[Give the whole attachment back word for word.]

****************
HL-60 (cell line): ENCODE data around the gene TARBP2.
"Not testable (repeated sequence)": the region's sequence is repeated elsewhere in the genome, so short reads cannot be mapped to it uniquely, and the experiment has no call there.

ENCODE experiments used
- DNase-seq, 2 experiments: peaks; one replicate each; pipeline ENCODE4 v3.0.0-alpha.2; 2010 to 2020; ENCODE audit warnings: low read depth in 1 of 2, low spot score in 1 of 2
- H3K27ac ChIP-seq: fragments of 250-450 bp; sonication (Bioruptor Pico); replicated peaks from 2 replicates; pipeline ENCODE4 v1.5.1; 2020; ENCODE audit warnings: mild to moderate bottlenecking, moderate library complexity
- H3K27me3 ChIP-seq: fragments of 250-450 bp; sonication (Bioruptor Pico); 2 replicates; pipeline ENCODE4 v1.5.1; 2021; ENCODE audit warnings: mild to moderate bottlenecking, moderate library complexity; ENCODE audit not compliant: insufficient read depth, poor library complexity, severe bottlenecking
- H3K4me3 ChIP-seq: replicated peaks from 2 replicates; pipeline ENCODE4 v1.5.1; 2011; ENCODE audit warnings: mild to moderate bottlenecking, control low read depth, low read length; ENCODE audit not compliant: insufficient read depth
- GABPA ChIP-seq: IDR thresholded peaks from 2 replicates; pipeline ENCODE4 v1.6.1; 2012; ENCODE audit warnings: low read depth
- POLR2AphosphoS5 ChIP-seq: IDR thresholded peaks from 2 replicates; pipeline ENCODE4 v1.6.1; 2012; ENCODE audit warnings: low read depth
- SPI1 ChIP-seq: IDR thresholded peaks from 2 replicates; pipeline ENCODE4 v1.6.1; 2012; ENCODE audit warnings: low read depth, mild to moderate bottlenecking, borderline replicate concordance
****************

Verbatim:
HL-60 (cell line): ENCODE data around the gene TARBP2.
"Not testable (repeated sequence)": the region's sequence is repeated elsewhere in the genome, so short reads cannot be mapped to it uniquely, and the experiment has no call there.

ENCODE experiments used
- DNase-seq, 2 experiments: peaks; one replicate each; pipeline ENCODE4 v3.0.0-alpha.2; 2010 to 2020; ENCODE audit warnings: low read depth in 1 of 2, low spot score in 1 of 2
- H3K27ac ChIP-seq: fragments of 250-450 bp; sonication (Bioruptor Pico); replicated peaks from 2 replicates; pipeline ENCODE4 v1.5.1; 2020; ENCODE audit warnings: mild to moderate bottlenecking, moderate library complexity
- H3K27me3 ChIP-seq: fragments of 250-450 bp; sonication (Bioruptor Pico); 2 replicates; pipeline ENCODE4 v1.5.1; 2021; ENCODE audit warnings: mild to moderate bottlenecking, moderate library complexity; ENCODE audit not compliant: insufficient read depth, poor library complexity, severe bottlenecking
- H3K4me3 ChIP-seq: replicated peaks from 2 replicates; pipeline ENCODE4 v1.5.1; 2011; ENCODE audit warnings: mild to moderate bottlenecking, control low read depth, low read length; ENCODE audit not compliant: insufficient read depth
- GABPA ChIP-seq: IDR thresholded peaks from 2 replicates; pipeline ENCODE4 v1.6.1; 2012; ENCODE audit warnings: low read depth
- POLR2AphosphoS5 ChIP-seq: IDR thresholded peaks from 2 replicates; pipeline ENCODE4 v1.6.1; 2012; ENCODE audit warnings: low read depth
- SPI1 ChIP-seq: IDR thresholded peaks from 2 replicates; pipeline ENCODE4 v1.6.1; 2012; ENCODE audit warnings: low read depth, mild to moderate bottlenecking, borderline replicate concordance